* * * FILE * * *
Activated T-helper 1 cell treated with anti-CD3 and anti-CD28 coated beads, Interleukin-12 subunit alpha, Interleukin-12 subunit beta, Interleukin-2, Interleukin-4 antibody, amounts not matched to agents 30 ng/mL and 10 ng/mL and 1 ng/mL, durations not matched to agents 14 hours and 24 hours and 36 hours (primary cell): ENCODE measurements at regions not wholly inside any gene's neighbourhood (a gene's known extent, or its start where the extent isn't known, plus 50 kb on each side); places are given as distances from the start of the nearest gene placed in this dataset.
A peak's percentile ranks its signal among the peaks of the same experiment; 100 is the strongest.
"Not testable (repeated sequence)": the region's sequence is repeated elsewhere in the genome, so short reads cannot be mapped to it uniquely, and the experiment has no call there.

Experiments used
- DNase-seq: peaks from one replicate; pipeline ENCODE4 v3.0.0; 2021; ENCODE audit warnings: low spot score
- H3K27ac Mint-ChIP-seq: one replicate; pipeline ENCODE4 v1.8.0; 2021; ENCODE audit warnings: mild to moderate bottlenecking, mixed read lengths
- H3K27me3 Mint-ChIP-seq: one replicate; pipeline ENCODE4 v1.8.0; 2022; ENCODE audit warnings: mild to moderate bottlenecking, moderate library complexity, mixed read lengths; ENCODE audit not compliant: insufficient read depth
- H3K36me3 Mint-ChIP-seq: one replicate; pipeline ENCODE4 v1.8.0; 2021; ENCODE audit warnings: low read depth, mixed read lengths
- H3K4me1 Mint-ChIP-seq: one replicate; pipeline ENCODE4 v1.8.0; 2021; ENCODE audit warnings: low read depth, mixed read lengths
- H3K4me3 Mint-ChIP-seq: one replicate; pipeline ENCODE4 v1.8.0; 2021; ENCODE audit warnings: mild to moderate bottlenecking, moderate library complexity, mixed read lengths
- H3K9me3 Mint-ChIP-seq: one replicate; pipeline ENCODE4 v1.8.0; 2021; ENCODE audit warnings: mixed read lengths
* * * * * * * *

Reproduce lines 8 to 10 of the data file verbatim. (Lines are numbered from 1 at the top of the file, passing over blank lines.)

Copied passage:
- H3K36me3 Mint-ChIP-seq: one replicate; pipeline ENCODE4 v1.8.0; 2021; ENCODE audit warnings: low read depth, mixed read lengths
- H3K4me1 Mint-ChIP-seq: one replicate; pipeline ENCODE4 v1.8.0; 2021; ENCODE audit warnings: low read depth, mixed read lengths
- H3K4me3 Mint-ChIP-seq: one replicate; pipeline ENCODE4 v1.8.0; 2021; ENCODE audit warnings: mild to moderate bottlenecking, moderate library complexity, mixed read lengths